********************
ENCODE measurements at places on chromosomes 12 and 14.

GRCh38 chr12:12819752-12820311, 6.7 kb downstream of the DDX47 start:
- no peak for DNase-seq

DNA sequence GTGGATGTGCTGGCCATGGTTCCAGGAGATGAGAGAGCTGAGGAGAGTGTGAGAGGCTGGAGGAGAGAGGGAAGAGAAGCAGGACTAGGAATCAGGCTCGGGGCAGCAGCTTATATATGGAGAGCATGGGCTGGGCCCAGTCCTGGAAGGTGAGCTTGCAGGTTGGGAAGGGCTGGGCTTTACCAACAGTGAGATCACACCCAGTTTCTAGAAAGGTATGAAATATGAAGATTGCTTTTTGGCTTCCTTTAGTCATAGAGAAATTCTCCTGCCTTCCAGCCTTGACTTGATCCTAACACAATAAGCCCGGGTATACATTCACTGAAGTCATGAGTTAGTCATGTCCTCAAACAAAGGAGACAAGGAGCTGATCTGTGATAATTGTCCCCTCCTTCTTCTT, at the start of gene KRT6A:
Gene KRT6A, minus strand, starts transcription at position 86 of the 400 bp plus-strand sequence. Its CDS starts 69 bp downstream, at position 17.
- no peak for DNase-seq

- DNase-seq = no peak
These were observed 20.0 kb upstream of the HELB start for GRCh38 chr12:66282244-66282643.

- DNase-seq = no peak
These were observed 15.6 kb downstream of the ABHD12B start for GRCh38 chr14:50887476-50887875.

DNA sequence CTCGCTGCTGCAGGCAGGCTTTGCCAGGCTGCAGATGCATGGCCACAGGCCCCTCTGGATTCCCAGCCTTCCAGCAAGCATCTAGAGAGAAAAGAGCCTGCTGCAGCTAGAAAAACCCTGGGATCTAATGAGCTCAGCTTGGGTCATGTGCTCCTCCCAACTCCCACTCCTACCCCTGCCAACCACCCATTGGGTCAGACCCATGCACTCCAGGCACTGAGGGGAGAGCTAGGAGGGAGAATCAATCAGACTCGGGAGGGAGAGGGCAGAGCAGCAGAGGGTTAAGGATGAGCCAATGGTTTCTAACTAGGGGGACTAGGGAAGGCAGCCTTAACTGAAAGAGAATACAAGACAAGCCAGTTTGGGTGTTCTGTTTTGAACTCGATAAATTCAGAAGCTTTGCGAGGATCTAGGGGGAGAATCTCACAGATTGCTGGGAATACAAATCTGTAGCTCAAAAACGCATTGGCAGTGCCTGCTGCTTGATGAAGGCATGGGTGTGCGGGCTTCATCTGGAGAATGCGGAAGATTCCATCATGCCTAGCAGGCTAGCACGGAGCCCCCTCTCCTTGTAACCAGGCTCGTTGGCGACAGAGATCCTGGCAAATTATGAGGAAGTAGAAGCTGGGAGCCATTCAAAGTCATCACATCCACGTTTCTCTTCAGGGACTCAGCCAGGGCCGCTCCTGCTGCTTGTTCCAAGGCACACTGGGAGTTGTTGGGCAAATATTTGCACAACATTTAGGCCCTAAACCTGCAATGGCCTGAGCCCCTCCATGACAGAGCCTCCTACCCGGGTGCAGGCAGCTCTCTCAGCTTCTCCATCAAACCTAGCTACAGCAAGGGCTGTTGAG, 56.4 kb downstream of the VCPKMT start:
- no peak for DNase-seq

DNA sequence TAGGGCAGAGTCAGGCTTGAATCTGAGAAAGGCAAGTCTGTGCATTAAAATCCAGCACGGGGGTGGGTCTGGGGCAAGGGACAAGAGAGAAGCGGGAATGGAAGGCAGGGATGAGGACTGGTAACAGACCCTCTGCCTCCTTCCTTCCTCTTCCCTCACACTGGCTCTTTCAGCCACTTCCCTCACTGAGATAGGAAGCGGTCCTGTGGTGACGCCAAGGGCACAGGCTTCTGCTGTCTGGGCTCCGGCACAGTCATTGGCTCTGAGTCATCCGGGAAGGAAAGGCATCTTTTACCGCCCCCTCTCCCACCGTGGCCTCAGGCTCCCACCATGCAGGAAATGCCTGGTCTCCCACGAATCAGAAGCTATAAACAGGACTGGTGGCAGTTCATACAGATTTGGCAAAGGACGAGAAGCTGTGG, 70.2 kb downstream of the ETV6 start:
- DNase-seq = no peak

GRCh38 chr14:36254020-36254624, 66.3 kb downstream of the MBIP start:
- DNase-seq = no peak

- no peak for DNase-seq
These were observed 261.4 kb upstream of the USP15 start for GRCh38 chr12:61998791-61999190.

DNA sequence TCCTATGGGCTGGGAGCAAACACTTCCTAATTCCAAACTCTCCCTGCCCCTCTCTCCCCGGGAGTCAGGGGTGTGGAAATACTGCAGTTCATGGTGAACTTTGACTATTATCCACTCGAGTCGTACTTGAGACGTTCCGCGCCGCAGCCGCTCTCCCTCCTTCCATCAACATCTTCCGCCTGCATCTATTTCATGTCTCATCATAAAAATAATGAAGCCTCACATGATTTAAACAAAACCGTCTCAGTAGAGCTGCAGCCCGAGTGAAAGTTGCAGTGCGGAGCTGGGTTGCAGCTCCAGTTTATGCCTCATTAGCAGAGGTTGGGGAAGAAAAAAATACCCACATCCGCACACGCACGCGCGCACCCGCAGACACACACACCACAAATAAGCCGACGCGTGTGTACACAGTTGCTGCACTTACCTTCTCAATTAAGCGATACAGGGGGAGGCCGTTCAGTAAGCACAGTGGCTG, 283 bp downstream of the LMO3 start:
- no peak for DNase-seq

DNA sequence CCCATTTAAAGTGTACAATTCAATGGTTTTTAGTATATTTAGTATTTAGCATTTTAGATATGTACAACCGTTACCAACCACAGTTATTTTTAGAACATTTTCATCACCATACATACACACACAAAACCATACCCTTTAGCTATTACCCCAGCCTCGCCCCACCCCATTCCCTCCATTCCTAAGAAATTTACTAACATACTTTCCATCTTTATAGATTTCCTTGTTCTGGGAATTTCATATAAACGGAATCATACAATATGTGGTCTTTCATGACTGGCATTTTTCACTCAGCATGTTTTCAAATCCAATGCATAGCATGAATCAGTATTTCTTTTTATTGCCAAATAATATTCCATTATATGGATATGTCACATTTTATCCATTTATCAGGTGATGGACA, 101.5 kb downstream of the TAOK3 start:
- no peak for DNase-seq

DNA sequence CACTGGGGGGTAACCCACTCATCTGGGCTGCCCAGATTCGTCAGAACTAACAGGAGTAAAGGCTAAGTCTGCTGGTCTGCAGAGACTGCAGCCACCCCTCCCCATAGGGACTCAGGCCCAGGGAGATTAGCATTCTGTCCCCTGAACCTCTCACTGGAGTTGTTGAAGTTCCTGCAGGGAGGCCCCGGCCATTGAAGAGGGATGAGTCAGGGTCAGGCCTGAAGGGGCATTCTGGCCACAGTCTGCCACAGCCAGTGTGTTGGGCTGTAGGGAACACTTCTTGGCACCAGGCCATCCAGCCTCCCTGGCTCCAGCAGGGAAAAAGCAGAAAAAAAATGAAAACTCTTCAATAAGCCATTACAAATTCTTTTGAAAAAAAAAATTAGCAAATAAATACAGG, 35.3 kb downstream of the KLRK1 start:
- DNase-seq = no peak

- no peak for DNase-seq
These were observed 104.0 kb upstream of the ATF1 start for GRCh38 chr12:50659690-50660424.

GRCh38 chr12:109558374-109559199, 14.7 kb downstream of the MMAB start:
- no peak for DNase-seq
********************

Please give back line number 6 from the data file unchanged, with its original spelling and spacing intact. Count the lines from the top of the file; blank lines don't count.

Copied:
- no peak for DNase-seq